A2: Knowledge and understanding of key criminological concepts and theories

    A3: Knowledge and understanding of a range of historical and social developments in the modern era

    A4: Knowledge and understanding of fundamental principles of historical analysis

    A5: Knowledge and understanding of aspects of the history and/or sociology of crime and social regulation

    Learning methods

    Lectures introduce students to course content in a general manner and through specific examples.

    Lectures are also designed to stimulate students' interest in the subject under discussion.

    Each module entails a weekly class or workshop, for which students have to prepare, and where emphasis is placed on discussion.

    Students make independent use of all library resources (databases, books, articles and in some cases films) in preparing for classes and writing essays.

    Individual supervision is given on the independent research dissertation; tutors provide feedback on all forms of coursework.

    There is strong emphasis on developing students' theoretical understanding of criminology, as well as their sense of the historical construction of criminology as a subject.

    Assessment methods

    Outcomes A1-A5 are assessed through continuous coursework and written examinations.

    Coursework consists mainly of essays, supplemented by other types of assignment such as book reviews, document analyses, glossaries of concepts, assessed presentations and oral contributions.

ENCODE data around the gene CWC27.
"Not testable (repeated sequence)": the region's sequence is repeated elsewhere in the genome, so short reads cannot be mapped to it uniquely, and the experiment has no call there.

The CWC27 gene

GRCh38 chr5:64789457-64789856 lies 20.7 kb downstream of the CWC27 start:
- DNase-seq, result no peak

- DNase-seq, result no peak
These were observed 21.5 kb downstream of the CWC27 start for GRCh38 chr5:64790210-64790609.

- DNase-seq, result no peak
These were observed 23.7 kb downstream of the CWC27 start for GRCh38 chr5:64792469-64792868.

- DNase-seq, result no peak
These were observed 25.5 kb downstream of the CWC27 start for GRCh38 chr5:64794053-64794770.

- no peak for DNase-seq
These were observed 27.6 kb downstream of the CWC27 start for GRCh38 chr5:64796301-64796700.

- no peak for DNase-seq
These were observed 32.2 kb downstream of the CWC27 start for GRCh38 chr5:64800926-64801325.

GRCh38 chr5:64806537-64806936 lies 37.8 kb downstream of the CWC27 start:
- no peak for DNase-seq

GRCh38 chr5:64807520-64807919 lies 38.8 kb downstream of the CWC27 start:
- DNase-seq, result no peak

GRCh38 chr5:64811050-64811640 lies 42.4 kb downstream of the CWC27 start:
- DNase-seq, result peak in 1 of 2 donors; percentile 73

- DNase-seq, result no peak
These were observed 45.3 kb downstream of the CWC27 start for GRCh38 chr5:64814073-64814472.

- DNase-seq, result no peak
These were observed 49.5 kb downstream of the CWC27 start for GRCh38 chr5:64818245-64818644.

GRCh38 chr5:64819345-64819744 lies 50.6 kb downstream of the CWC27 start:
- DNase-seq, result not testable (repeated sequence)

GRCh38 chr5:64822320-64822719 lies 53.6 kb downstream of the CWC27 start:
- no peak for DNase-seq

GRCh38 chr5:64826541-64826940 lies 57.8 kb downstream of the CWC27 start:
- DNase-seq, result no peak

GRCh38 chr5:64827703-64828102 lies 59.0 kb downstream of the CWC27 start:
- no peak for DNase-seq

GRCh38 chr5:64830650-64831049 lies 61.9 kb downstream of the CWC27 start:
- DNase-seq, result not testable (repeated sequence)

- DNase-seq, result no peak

The Capstone research project tests knowledge of A5 in particular.

    B: Intellectual and cognitive skills

    B1: Assemble, synthesise and analyse evidence

    B2: Understand, summarise and critically assess criminological work

    B3: Understand, summarise and critically assess historical work

    B4: Formulate and present ideas and arguments

    B5: Evaluate and compare approaches, theories and interpretations

    Learning methods

    Skills B1-B5 are primarily enhanced through all the activities involved in preparing for class discussions and producing essays and other assignments, although lectures and classes provide a means for teachers to demonstrate these skills through example.

    Preparation for classes and class presentations involve the reading, interpretation and evaluation of historical and criminological texts and the collection and evaluation of empirical evidence.

    Students are provided with feedback on all coursework, including class presentations and contributions to classes through comment and discussion.

    Assessment methods

    All skills are assessed through the usual means of a variety of types of coursework.

    C: Practical skills

    C1: Critically read, summarise and evaluate sources in history

    C2: Critically read, summarise and evaluate sources in criminology

    C3: Retrieve relevant evidence using bibliographic and web searches

    C4: An ability to plan work and manage timetables

    Learning methods

    Preparation of written work and oral presentations develops C1, C2 and C3, as does participation in class discussions; some courses emphasise work in groups by including assessment of the student's general participation in class discussions.